Kuwait is also very diverse, you’ve got badu [tribal], hadhar [urban], and people from different sects. It is not like you’re in Buriadah where people are very similar, or in Doha where almost all Qataris uniformly wear the ghutra [traditional headdress] and eat lunch at home. Kuwaitis are diverse and their diversity distinguishes them.
Almost all khaleejis are familiar with the Kuwaiti dialect because of Kuwait’s famous national soap operas. In the Gulf, Kuwait is like Egypt in its dominance over the media. Before Kuwait became well-known for social media influencers, it was celebrated for its influential writers like Ahmad al-Rubie and others who had an impact on the region, regardless of whether others agreed or disagreed with them.
The Kuwaiti economy is distinctive, too. You have many Kuwaitis in the private sector, especially in the food and beverage sector opening restaurants and cafes. When you have a strong private food sector combined with technology, online marketing agencies come to push this forward. You can’t do something similar in Qatar, where many people over there still think governmental jobs are the best thing one can do.
AGSIW: Ghaliah manages over 300 accounts of the Gulf’s most prominent social media influencers in different fields like politics, fashion, and others. How do you select who to sponsor and what services do you provide them with?
Abdulrazzaq: First, we choose influencers who we think have high ethics and would not use their social media accounts to attack others while being paid to do so. Second, we look for those who have high influence. We measure influence through having influencers advertise for a company through their social media accounts and then we observe the increase in sales to determine whether they are influential or not and decide whether we wish to sign up with them. If you can’t do this, we may still help you as we did with Fouz al-Fahad, now one of the region’s biggest and highest paid influencers. Fouz visited us with only 2,000 followers on Instagram. We thought she had potential and spent a year promoting her to businesses for free, until she eventually started to sell and made a huge number of followers, 2 million on Instagram alone.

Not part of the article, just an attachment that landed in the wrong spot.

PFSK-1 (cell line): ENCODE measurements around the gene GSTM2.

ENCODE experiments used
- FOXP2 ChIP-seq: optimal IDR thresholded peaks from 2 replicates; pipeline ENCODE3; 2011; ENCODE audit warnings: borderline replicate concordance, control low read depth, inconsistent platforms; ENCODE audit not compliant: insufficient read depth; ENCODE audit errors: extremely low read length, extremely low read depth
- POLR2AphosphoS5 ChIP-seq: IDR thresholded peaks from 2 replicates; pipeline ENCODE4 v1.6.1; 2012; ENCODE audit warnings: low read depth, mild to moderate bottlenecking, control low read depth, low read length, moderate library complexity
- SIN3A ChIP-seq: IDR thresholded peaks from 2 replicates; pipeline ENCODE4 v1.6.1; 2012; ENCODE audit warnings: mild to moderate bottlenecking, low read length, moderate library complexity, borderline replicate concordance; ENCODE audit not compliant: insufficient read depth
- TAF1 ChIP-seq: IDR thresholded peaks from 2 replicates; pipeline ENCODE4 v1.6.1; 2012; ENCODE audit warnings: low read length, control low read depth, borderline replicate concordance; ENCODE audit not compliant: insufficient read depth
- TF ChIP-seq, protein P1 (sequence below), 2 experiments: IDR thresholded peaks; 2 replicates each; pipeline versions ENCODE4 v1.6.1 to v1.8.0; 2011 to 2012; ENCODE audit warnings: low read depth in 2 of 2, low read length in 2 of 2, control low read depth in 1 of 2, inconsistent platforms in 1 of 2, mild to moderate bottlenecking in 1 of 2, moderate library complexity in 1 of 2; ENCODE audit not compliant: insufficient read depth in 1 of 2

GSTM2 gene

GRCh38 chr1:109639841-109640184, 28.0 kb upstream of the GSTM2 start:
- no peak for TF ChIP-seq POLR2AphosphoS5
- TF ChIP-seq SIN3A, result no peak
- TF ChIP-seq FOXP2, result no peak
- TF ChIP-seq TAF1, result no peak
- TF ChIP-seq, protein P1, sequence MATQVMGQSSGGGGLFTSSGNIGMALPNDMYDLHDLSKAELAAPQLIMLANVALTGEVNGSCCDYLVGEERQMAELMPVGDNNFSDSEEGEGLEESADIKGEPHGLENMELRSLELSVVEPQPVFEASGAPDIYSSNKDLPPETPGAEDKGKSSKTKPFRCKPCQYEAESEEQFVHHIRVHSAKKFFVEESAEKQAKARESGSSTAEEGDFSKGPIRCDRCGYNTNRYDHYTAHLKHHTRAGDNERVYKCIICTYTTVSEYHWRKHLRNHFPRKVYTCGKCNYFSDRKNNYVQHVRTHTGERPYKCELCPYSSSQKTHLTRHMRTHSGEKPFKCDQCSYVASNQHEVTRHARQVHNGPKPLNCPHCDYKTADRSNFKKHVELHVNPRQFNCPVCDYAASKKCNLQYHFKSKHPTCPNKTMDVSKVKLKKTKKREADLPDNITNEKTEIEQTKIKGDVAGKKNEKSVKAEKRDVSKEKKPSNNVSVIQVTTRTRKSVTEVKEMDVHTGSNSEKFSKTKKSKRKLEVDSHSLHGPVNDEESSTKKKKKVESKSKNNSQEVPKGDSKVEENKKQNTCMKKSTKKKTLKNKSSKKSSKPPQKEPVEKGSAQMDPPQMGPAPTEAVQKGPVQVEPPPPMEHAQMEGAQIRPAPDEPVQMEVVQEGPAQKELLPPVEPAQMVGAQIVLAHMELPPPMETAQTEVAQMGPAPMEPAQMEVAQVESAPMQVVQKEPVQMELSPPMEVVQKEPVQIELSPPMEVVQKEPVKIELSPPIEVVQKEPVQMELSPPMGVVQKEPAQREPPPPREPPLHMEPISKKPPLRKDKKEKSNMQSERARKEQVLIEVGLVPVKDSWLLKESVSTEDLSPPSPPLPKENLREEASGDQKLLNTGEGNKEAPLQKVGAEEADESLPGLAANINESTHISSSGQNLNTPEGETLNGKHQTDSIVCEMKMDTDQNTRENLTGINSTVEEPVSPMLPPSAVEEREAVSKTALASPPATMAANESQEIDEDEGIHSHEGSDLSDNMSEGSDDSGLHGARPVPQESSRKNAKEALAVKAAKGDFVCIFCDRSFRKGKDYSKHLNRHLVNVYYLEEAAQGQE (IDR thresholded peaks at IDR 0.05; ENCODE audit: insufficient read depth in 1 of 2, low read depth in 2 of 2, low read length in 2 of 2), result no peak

We develop content for influencers and, given that we operate in four countries, we can bring influencers with customers in a heartbeat. We also provide our influencers with a team of photographers and a fully equipped studio. Dior is our client in Dubai; we matched Fouz al-Fahad with them to work together on an ad and we provide other influencers with similar opportunities through our connections and wide reach in the Gulf.
AGSIW: A considerable number of social media influencers quit their full-time jobs to make advertising for products on social media their full-time profession. How profitable is it to work as an influencer?
Abdulrazzaq: The average profit for big names ranges from $100,000 to $300,000 a month. Other less known names would earn starting from $10,000 monthly.
AGSIW: I have noticed recently with the spread of influencer fashionistas, a lot of people are associating their rise with a negative societal influence, especially to youth. Why is that?
Abdulrazaq: Multiple factors come into play here. Some people get jealous of how much fashionistas earn compared to say a medical doctor. In a single night, a fashionista can earn an entire doctor’s monthly salary. Others who are very conservative think that these fashionistas are teaching their kids culturally inappropriate things. You also have some people who think that these fashionista influencers shouldn’t gain this much spotlight and that other intellectually oriented figures are the examples that people should follow.
To me, I think influencers are advancing our society and economy. We have enlarged all small businesses that worked with us. Kuwaitis now dine more at local restaurants rather than franchises. Starbucks in Kuwait now has many local competitors. The best burger you’d eat in Kuwait was Wendy’s; now you have local alternatives that have become people’s favorites. We now have a new economy enabled by this social media way of advertising.
You now have people travel to Kuwait just to dine at local restaurants. People don’t see the positive influence of social media influencers who brought in money from abroad and made us [Kuwaitis] invest locally in the tourism and food and beverage sectors.
AGSIW: Where is the future of advertising in the Gulf headed?
Abdulrazaq: A hundred percent shift from offline to online in five to six years at a maximum. Speed is what people look for and only through online means are you able to deliver things at high speed. We now learn about developments in real time as they occur on Twitter and Snapchat and don’t wait for newspaper publications to come out in the morning. Al-Qabas and other previously leading newspapers are struggling with numbers and financial losses. Families that own these newspapers today are losing interest as they are neither influencing public opinion nor making profits from ads. I predict they will go out of business very soon.
Mai Alfarhan is a research associate at the Arab Gulf States Institute in Washington.